Hmmmm…..I feel the most comfortable with my 85 lb black lab on my lap, a drink in my hand, and reruns of Parks and Rec playing on the Netflix. Wait, oh you mean with teaching? NOTHING! Just kidding. Kind of. I think if I had to pick something (because honestly I know that in every way I have a TON to learn and shouldn’t be too comfortable) then it would be not taking stuff too seriously. Does that count? I mean, when I am in front of the kids, I am super goofy, I make mistakes, I laugh at myself with the kids, and also just go with the flow. They seem to appreciate that maybe because, well, they make mistakes all the time too. I mean…NONE of them are perfect (WHY AREN'T THEY PERFECT???), but neither am I. I try to remind them of that all the time. AND I remind them that this is a good thing, because this is what makes us all unique.
However, that makes me sounds like I’m this super chill art teacher who lets their kids get away with anything. I’m NOT (Or maybe I am but don’t tell my students). One thing that goes along with being relaxed is that I don’t let them walk all over me. Because in the back of my mind I always know that this is a job, but it is not who I am. I mean, part of my identity now is definitely “crazy art teacher” (You’re not the only one described as such, Stephens. Just the other day a sixth grader wrote an entire journal entry for her teacher about how Ms. Tenpenny’s clothes never match. I love it!). Still, I know that this isn’t the only place where my happiness comes from. So, I don’t put up with them treating me or my art room like badly because I’m aware that there is more to life than teaching and in any situation I wouldn’t let people treat me poorly. That all sounds a bit confusing, but I’m a visual person so don’t blame me for my words.  I think this is what most people call “classroom management.” Those dreaded words. But yeah, I think I’m pretty comfortable with classroom management. I make sure the kids know WHO I am, how I feel about things and how I will react when they don’t meet expectations. And this leads to a pretty comfy environment, I hope. The kids seem to like it in my room and I usually like them….except when they laugh at another kid who farts. IT WAS AN ACCIDENT! (and totally not me!)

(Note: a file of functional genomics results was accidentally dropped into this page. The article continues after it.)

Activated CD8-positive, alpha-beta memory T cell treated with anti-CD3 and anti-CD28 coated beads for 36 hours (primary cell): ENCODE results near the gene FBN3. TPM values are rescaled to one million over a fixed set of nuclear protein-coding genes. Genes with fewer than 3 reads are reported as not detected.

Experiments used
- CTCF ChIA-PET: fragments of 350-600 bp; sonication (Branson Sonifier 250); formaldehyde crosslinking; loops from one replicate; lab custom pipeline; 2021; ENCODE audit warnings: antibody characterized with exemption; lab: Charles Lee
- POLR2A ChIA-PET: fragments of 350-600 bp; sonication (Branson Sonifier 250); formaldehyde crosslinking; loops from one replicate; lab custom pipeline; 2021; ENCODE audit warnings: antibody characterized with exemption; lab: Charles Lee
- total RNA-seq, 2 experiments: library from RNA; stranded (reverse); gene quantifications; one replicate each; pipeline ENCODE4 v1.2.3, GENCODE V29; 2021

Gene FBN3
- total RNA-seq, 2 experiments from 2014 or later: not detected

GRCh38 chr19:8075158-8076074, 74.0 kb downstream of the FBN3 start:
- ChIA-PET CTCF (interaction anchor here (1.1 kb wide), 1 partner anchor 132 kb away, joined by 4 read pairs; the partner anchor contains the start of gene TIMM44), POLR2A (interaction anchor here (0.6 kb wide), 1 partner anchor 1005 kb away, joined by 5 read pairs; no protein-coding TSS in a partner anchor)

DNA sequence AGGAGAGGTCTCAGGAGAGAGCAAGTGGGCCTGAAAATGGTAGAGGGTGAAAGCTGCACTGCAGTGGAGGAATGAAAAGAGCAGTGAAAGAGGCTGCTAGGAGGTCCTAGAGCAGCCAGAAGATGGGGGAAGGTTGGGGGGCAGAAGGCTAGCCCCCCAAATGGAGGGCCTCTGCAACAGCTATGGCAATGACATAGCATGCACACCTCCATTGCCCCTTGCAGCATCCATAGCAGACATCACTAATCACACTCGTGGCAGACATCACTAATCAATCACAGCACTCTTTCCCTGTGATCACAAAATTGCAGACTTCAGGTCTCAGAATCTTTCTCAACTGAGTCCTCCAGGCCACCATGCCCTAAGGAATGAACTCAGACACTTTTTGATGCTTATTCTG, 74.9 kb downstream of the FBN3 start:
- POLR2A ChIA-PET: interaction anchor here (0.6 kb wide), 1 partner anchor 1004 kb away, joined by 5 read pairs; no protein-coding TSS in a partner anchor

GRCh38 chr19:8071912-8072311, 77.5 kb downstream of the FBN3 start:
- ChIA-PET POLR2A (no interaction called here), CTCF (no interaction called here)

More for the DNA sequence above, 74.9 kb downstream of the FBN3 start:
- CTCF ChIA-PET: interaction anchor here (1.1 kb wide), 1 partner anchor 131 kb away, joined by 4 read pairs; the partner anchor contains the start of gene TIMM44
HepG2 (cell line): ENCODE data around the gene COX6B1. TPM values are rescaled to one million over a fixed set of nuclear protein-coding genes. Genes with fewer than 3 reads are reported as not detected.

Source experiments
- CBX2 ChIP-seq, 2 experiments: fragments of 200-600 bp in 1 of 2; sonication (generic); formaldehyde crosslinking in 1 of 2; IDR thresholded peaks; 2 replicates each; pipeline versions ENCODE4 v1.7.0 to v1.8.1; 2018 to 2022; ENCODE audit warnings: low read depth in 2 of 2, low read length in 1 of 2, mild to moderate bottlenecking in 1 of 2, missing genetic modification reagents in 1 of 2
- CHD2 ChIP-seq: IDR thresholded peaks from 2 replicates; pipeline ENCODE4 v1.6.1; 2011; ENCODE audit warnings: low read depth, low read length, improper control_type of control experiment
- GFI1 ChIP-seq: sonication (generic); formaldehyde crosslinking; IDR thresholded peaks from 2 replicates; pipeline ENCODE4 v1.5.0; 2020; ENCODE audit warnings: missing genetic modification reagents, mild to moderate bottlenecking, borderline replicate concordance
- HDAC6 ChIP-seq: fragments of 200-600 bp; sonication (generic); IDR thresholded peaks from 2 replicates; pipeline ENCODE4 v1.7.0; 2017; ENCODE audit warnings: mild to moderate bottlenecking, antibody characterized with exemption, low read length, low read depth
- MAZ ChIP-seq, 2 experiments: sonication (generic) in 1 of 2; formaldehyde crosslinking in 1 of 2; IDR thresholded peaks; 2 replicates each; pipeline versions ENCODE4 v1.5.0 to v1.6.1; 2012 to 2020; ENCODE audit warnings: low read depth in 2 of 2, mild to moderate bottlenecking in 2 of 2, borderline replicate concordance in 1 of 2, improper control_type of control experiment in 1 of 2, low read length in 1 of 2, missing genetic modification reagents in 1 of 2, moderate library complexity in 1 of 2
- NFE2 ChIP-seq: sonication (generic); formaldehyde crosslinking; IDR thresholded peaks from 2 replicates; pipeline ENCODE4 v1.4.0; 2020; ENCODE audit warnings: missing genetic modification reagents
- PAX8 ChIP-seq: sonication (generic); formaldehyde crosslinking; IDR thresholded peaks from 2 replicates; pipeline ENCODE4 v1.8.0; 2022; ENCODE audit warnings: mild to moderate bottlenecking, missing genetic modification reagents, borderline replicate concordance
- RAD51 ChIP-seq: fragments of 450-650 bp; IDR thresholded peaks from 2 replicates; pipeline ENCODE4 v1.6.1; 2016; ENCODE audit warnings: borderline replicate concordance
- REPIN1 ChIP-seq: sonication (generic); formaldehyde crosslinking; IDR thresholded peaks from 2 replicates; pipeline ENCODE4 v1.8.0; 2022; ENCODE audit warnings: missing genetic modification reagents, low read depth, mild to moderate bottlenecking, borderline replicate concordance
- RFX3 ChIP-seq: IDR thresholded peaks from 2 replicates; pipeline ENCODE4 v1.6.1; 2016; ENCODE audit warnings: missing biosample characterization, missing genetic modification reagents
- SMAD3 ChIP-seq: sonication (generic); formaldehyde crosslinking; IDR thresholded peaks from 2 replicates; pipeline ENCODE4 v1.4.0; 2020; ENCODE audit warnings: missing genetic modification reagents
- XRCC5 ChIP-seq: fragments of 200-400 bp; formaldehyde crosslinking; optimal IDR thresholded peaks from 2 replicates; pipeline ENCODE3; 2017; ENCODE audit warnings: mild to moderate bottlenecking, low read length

Disclaimer: I totally didn't pay Rebecca (that much) for her next comments. Aw, shucks, buddy.